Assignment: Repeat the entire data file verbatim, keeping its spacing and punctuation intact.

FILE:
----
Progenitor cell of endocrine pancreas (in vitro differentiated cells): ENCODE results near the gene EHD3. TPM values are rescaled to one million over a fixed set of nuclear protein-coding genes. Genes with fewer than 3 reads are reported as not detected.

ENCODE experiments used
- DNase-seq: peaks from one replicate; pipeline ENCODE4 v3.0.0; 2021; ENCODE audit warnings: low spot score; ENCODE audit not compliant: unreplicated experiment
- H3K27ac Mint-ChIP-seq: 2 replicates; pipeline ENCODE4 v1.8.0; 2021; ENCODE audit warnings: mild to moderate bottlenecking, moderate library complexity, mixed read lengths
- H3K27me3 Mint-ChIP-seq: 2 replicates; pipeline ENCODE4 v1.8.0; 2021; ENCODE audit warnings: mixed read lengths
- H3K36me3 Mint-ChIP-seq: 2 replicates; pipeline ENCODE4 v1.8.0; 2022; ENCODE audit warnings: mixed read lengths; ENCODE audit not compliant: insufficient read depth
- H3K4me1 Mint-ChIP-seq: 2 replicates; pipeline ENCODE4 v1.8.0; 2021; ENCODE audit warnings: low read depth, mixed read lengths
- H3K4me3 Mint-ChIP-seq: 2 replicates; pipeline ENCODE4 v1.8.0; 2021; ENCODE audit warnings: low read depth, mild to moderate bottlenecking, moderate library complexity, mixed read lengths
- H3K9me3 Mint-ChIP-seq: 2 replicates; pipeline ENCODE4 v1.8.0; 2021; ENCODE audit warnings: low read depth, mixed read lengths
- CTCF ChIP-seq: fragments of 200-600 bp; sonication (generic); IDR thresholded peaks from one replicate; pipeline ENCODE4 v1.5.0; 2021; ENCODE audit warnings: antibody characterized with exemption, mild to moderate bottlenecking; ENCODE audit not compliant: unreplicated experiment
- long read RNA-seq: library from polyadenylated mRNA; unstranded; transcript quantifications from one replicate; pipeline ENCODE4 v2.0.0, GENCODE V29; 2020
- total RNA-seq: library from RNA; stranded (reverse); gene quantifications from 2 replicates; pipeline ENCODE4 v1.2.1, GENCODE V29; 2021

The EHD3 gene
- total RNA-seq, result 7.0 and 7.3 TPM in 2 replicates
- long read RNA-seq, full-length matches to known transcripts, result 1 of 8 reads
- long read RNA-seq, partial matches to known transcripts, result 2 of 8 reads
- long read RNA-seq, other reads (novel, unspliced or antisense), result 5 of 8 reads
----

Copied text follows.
Progenitor cell of endocrine pancreas (in vitro differentiated cells): ENCODE results near the gene EHD3. TPM values are rescaled to one million over a fixed set of nuclear protein-coding genes. Genes with fewer than 3 reads are reported as not detected.

ENCODE experiments used
- DNase-seq: peaks from one replicate; pipeline ENCODE4 v3.0.0; 2021; ENCODE audit warnings: low spot score; ENCODE audit not compliant: unreplicated experiment
- H3K27ac Mint-ChIP-seq: 2 replicates; pipeline ENCODE4 v1.8.0; 2021; ENCODE audit warnings: mild to moderate bottlenecking, moderate library complexity, mixed read lengths
- H3K27me3 Mint-ChIP-seq: 2 replicates; pipeline ENCODE4 v1.8.0; 2021; ENCODE audit warnings: mixed read lengths
- H3K36me3 Mint-ChIP-seq: 2 replicates; pipeline ENCODE4 v1.8.0; 2022; ENCODE audit warnings: mixed read lengths; ENCODE audit not compliant: insufficient read depth
- H3K4me1 Mint-ChIP-seq: 2 replicates; pipeline ENCODE4 v1.8.0; 2021; ENCODE audit warnings: low read depth, mixed read lengths
- H3K4me3 Mint-ChIP-seq: 2 replicates; pipeline ENCODE4 v1.8.0; 2021; ENCODE audit warnings: low read depth, mild to moderate bottlenecking, moderate library complexity, mixed read lengths
- H3K9me3 Mint-ChIP-seq: 2 replicates; pipeline ENCODE4 v1.8.0; 2021; ENCODE audit warnings: low read depth, mixed read lengths
- CTCF ChIP-seq: fragments of 200-600 bp; sonication (generic); IDR thresholded peaks from one replicate; pipeline ENCODE4 v1.5.0; 2021; ENCODE audit warnings: antibody characterized with exemption, mild to moderate bottlenecking; ENCODE audit not compliant: unreplicated experiment
- long read RNA-seq: library from polyadenylated mRNA; unstranded; transcript quantifications from one replicate; pipeline ENCODE4 v2.0.0, GENCODE V29; 2020
- total RNA-seq: library from RNA; stranded (reverse); gene quantifications from 2 replicates; pipeline ENCODE4 v1.2.1, GENCODE V29; 2021

The EHD3 gene
- total RNA-seq, result 7.0 and 7.3 TPM in 2 replicates
- long read RNA-seq, full-length matches to known transcripts, result 1 of 8 reads
- long read RNA-seq, partial matches to known transcripts, result 2 of 8 reads
- long read RNA-seq, other reads (novel, unspliced or antisense), result 5 of 8 reads